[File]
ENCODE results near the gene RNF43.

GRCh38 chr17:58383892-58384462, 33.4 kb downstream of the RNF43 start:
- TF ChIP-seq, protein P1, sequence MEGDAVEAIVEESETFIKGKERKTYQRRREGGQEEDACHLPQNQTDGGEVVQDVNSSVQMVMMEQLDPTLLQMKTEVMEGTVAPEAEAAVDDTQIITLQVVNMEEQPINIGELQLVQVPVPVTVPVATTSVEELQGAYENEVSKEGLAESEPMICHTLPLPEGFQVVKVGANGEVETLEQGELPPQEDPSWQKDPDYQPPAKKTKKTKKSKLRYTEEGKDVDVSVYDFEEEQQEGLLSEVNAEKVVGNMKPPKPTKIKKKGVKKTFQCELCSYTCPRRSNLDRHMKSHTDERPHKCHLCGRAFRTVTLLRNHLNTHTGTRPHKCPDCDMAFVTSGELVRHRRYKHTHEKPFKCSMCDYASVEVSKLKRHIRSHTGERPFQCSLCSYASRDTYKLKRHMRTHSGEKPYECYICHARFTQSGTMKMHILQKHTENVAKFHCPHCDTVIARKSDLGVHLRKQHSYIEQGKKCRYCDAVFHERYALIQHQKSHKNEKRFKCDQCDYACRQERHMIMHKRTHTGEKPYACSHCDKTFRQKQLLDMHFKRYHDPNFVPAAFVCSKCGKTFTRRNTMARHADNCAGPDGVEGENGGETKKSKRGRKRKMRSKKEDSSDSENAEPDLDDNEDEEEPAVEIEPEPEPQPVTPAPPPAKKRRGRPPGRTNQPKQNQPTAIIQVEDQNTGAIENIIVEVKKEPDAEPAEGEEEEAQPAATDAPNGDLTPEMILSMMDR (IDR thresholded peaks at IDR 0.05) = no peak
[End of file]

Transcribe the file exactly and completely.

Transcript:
ENCODE results near the gene RNF43.

GRCh38 chr17:58383892-58384462, 33.4 kb downstream of the RNF43 start:
- TF ChIP-seq, protein P1, sequence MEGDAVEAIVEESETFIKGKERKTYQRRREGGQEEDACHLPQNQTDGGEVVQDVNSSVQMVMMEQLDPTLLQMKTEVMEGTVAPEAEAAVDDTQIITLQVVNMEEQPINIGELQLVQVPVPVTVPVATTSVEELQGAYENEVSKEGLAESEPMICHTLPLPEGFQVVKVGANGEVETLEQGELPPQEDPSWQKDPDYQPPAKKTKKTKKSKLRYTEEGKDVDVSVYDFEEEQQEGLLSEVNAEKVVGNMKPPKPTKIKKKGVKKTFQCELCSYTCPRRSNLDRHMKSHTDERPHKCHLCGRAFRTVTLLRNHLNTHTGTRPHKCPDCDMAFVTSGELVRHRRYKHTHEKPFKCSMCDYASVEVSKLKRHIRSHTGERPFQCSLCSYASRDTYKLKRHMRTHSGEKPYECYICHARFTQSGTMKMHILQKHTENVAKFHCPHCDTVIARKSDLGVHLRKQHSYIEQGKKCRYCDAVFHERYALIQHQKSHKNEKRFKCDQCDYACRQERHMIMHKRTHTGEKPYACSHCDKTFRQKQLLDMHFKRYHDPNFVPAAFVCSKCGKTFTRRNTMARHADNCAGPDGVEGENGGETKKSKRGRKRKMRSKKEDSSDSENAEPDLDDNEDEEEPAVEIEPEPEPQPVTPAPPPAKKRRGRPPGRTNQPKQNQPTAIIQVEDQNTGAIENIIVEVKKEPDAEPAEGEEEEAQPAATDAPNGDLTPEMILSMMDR (IDR thresholded peaks at IDR 0.05) = no peak